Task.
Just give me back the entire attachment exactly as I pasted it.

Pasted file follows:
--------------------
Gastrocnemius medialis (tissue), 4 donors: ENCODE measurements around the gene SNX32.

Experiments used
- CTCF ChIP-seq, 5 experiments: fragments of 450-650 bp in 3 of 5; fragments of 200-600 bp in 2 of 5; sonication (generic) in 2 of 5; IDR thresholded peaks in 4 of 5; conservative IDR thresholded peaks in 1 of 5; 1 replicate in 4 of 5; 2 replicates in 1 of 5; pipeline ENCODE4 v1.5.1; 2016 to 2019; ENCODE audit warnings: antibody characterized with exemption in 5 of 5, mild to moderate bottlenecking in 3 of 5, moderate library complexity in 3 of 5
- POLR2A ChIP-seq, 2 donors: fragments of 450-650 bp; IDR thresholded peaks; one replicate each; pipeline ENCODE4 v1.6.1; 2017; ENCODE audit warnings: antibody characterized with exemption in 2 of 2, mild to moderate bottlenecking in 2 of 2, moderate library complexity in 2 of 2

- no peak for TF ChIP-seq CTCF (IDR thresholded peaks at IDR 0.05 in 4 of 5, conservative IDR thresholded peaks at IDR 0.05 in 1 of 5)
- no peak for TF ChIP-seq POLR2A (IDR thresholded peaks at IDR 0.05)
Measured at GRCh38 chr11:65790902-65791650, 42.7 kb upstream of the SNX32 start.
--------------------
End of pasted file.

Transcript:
Gastrocnemius medialis (tissue), 4 donors: ENCODE measurements around the gene SNX32.

Experiments used
- CTCF ChIP-seq, 5 experiments: fragments of 450-650 bp in 3 of 5; fragments of 200-600 bp in 2 of 5; sonication (generic) in 2 of 5; IDR thresholded peaks in 4 of 5; conservative IDR thresholded peaks in 1 of 5; 1 replicate in 4 of 5; 2 replicates in 1 of 5; pipeline ENCODE4 v1.5.1; 2016 to 2019; ENCODE audit warnings: antibody characterized with exemption in 5 of 5, mild to moderate bottlenecking in 3 of 5, moderate library complexity in 3 of 5
- POLR2A ChIP-seq, 2 donors: fragments of 450-650 bp; IDR thresholded peaks; one replicate each; pipeline ENCODE4 v1.6.1; 2017; ENCODE audit warnings: antibody characterized with exemption in 2 of 2, mild to moderate bottlenecking in 2 of 2, moderate library complexity in 2 of 2

- no peak for TF ChIP-seq CTCF (IDR thresholded peaks at IDR 0.05 in 4 of 5, conservative IDR thresholded peaks at IDR 0.05 in 1 of 5)
- no peak for TF ChIP-seq POLR2A (IDR thresholded peaks at IDR 0.05)
Measured at GRCh38 chr11:65790902-65791650, 42.7 kb upstream of the SNX32 start.